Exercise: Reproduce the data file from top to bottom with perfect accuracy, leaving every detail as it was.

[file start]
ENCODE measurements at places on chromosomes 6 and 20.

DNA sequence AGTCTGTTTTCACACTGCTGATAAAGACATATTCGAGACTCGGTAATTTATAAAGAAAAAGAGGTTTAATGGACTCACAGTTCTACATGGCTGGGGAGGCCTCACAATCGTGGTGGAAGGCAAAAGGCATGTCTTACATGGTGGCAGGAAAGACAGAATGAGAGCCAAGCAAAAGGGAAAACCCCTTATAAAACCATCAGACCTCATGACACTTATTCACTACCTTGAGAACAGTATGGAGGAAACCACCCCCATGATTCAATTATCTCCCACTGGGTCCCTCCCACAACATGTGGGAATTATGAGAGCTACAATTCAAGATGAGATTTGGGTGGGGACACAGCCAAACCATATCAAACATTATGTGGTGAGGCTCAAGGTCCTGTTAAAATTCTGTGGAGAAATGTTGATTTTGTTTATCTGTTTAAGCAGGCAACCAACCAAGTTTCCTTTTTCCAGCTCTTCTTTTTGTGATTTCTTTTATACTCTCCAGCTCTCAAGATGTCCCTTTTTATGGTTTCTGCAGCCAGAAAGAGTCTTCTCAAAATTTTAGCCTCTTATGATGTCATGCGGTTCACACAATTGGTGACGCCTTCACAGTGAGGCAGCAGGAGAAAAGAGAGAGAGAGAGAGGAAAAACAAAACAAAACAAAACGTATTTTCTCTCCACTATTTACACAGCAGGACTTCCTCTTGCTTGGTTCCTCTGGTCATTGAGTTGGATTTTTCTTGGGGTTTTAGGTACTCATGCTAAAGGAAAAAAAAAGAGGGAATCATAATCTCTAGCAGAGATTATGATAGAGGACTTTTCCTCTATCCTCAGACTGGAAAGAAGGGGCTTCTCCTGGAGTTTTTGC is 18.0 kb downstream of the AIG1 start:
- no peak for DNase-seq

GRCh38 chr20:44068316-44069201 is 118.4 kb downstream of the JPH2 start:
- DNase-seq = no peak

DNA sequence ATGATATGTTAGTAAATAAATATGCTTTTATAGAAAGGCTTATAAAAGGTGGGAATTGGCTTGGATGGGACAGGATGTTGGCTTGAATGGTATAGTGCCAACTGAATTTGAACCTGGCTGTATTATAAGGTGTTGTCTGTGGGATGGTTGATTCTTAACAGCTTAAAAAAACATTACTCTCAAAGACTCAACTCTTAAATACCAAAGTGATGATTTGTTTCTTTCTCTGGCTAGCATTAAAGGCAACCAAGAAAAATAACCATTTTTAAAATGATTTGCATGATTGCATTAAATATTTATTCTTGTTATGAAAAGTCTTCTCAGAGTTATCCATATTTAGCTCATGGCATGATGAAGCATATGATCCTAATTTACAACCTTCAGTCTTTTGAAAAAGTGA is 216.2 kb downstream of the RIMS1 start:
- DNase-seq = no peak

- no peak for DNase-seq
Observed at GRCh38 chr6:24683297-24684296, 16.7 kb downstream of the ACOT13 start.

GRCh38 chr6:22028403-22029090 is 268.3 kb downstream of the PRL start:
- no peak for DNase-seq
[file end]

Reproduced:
ENCODE measurements at places on chromosomes 6 and 20.

DNA sequence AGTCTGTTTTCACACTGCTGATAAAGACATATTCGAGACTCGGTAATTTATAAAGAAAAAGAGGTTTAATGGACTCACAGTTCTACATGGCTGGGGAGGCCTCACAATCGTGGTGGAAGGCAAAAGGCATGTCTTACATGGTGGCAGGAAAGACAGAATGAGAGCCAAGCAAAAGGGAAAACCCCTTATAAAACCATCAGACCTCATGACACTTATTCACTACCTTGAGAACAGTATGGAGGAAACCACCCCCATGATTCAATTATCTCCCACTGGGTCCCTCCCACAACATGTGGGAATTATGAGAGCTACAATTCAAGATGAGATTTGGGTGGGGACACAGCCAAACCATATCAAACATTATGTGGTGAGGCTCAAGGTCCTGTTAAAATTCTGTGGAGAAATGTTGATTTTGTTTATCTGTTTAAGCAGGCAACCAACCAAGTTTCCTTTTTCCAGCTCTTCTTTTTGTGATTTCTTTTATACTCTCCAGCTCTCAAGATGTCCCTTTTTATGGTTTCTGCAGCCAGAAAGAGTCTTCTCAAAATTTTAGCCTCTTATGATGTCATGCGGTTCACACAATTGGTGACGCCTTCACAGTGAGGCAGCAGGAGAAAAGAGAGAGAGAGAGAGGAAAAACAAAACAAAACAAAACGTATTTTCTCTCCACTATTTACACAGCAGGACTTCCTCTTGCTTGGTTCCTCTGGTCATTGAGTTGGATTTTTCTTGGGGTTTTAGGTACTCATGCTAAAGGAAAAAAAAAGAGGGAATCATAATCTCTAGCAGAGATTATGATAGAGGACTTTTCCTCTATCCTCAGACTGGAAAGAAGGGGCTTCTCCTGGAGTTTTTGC is 18.0 kb downstream of the AIG1 start:
- no peak for DNase-seq

GRCh38 chr20:44068316-44069201 is 118.4 kb downstream of the JPH2 start:
- DNase-seq = no peak

DNA sequence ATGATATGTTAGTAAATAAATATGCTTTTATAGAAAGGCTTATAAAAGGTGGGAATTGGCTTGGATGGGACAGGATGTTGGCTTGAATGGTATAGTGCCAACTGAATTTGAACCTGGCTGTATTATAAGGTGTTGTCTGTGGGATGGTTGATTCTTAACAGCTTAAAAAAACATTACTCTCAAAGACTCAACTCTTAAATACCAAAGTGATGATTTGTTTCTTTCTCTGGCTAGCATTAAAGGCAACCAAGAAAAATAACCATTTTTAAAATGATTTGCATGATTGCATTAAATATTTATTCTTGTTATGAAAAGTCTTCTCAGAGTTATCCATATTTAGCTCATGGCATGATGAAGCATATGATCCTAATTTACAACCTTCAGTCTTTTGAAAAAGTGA is 216.2 kb downstream of the RIMS1 start:
- DNase-seq = no peak

- no peak for DNase-seq
Observed at GRCh38 chr6:24683297-24684296, 16.7 kb downstream of the ACOT13 start.

GRCh38 chr6:22028403-22029090 is 268.3 kb downstream of the PRL start:
- no peak for DNase-seq